Shares of Weight Watchers International (NYSE:WTW) are trading down more than 13% just after the open on Friday morning because the company’s outlook for the year ahead disappointed Wall Street. The weight-management program known for point counting has endured a relatively difficult year and blames much of the difficult on a weak economy. Management expects 2010 to be challenging as well and has placed EPS guidance at $2.25 to $2.50, substantially below the consensus earnings expectation of $2.78 per share. Weight Watchers spoke to the need “to invest in initiatives to modernize their offering,” which may be related to a report out of Adweek that claims WTW’s $70 million advertising budget is reviewing its options.
Financial performance in the year just ended was actually fairly strong, as fiscal 2009 earnings came in at $2.68 per share and beat analysts’ expectations in each of the four quarters. Sales did slump about 9% in the year to $1.4 billion, but management was able to limit the impact on the bottom line to just 3.3% compared to fiscal 2008 through savvy cost cutting. (Click here for earnings call transcript when available.)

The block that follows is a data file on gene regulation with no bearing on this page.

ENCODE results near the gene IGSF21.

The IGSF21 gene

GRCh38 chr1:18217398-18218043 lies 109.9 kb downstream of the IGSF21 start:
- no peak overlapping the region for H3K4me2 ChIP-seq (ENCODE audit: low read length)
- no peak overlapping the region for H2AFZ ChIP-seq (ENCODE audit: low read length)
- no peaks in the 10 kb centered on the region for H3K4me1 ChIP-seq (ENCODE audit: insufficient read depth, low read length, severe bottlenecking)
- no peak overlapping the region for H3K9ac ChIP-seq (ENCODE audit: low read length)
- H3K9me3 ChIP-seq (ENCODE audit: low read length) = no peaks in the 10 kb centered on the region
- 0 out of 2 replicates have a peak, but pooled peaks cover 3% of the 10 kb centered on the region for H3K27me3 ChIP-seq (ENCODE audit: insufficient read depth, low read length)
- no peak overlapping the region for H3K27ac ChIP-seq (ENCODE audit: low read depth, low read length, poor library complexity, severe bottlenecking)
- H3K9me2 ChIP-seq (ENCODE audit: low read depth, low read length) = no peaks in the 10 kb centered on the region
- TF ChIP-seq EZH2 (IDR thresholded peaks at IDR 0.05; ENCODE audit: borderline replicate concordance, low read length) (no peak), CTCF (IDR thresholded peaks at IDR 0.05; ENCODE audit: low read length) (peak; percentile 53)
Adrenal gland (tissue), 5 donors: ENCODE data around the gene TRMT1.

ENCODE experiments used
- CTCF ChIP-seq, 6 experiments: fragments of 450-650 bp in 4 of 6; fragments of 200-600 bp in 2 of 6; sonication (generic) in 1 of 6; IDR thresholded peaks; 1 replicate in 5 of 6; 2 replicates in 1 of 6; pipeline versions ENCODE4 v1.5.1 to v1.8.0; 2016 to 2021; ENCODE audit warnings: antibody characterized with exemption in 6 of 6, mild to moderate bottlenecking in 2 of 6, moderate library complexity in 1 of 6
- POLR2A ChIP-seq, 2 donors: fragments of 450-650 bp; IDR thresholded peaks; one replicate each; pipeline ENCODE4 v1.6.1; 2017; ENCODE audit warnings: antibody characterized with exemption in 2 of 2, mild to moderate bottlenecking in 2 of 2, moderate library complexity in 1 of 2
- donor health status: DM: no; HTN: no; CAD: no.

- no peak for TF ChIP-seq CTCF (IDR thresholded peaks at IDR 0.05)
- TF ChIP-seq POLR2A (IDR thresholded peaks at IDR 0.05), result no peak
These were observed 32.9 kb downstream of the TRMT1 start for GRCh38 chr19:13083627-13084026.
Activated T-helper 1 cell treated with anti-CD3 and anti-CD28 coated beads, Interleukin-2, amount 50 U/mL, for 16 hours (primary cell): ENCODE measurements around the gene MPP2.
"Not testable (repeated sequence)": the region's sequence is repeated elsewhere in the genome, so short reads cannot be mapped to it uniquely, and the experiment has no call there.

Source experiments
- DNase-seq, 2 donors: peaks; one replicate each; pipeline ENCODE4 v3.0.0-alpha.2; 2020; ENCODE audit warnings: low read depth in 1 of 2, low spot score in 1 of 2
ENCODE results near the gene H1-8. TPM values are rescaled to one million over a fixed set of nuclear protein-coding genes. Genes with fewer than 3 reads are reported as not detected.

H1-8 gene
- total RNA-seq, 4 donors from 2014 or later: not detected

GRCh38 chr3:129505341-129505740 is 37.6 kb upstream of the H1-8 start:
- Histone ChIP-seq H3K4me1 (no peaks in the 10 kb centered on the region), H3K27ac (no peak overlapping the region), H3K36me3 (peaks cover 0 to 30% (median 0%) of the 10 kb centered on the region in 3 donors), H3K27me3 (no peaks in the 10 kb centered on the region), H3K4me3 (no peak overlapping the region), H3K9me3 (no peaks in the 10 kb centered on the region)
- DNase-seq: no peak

Weight Watchers’ results are closely tied to consumer sentiment, and many people cannot justify spending on weight loss when money is extremely tight. If you believe the consumer is due to rebound in 2010, then Weight Watchers would be a major beneficiary and could easily exceed the conservative guidance. At Ockham, we currently have a Greatly Undervalued rating on WTW as their valuation is quite attractive, and it has only become more attractive following the share’s collapse this morning. For example, historically WTW has traded for price-to-cash earnings multiples in the range of 16.2x- 24.8x, but the current price-to-cash earnings is only 10x. Furthermore, the current price-to-sales of 1.44x comes in well below their historically normal range of 2.75x-4.19x.
The guidance out of Weight Watchers should not be dismissed, but we think a lot of the difficulties seen in the year ahead have already been priced in. The company has decently strong underlying value based on the current fundamentals and value investors with a longer time frame may benefit from an eventual rebound in Weight Watchers business. In the interim, the stock yields a respectable 2.7% at the current price, and we believe the downside is likely fairly limited at this point.